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Stronger Contract Law in Pipeline to Lift Ease of Doing Business Ranking

Stronger Contract Law in Pipeline to Lift Ease of Doing Business Ranking
Changes to widen ambit of enforceability beyond compensation; law min to move Cabinet note soon
India is proposing a radical change in the legal framework on contracts to make them enforceable, thus creating a more stable and predictable business environment and boosting investment, especially in the country's infrastructure sector.
A cabinet note will soon be moved by the ministry of law and justice to amend the Specific Relief Act toward this end. The move is expected to lift the country's rating in the World Bank's Doing Business index as it's a measure on which India does poorly, having been ranked at 164 out of 190 on this score.
Prime Minister Narendra Modi wants the country to break into the top 50, boosting India's attractiveness as an investment destination.“Details have been finalised. It will go to cabinet soon,“ a top government official told ET.The changes are aimed at widening the ambit of enforceability beyond just compensation. The law currently provides for damages as a general rule and awarding specific performance -forcing an entity to complete a task-as an exception.
The proposed amendment would make specific performance the rule and damages the exception. The government is also looking at removing the discretionary powers of the courts in granting relief related to specific performance.
A definition for `public works contract' could also be introduced with a provision for specific performance as a general rule with a deadline for the disposal of disputes.
The government is also looking at empowering courts to appoint experts to seek their opinion on individual and a limit of two years for the disposal of suits for the recovery of possession of immovable property .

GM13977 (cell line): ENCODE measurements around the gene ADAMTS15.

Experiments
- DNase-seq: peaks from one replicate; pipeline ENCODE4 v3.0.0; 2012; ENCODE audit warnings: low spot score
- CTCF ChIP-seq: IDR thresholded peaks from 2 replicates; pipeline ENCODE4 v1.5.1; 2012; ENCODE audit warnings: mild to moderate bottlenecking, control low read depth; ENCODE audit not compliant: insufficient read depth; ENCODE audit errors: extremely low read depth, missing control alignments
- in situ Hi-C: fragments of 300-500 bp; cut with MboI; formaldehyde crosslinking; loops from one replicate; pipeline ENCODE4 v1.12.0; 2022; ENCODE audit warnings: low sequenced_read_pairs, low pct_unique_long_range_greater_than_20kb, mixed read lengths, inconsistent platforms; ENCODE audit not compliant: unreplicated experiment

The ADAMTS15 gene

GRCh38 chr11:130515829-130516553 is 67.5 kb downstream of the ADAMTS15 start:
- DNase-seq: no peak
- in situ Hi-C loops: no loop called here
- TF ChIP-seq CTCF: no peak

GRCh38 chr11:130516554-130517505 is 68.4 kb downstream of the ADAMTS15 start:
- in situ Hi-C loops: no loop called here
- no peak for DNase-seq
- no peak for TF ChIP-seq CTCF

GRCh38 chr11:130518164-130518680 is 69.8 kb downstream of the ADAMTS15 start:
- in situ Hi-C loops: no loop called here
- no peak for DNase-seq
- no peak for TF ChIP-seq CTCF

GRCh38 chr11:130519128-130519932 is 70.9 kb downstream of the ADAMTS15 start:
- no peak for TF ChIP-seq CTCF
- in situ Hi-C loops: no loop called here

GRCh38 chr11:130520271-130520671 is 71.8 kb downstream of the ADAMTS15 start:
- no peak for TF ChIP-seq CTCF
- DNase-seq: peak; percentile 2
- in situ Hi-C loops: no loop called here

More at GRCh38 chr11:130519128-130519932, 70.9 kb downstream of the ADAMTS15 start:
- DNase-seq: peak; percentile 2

“These changes are aimed at bringing the law in line with present-day business needs of speedy enforcement of contracts,“ said another government official with knowledge of the development.India's 164th position on enforcing contracts was better than 172 in the 2017 World Bank ranking.
Contract enforcement, particularly in the infrastructure sector, has been in focus as the country looks to improve its roads, ports, railways and airports. Breaches of contract have scared away domestic and foreign investors from the sector.
“This is an area in the works,“ said another official. The government hopes that these changes would not just help India climb the doing business ladder, but also improve the overall investment climate. Reviving investment is critical to boosting India's economic growth rate, generating jobs and lifting people out of poverty.
In Mumbai, it takes 1,445 days on average to resolve a dispute, accor ding to the World Bank's Doing Business report, against 578 days in high-income OECD countries and 164 in best-performing Singapore.A high 31% of the claim value goes in meeting costs in India against 9% for Singapore, it said.The proposed changes will help accelerate India's development, said Vishal Gandhi, founder of law firm Gandhi & Associates
Time to Set Up Commercial Courts
The move makes ample sense.We do need to proactively improve the enforcement of contracts. As per the latest World Bank's Doing Business global survey, India's rank for the parameter `enforcing contracts' is a lowly 164. But we also need to set commercial courts in Delhi and Mumbai, to begin with, to seedily resolve commercial disputes. For transparency and efficiency such courts need to have electronic case management systems.
The Economics Times, New Delhi, 09th November 2017

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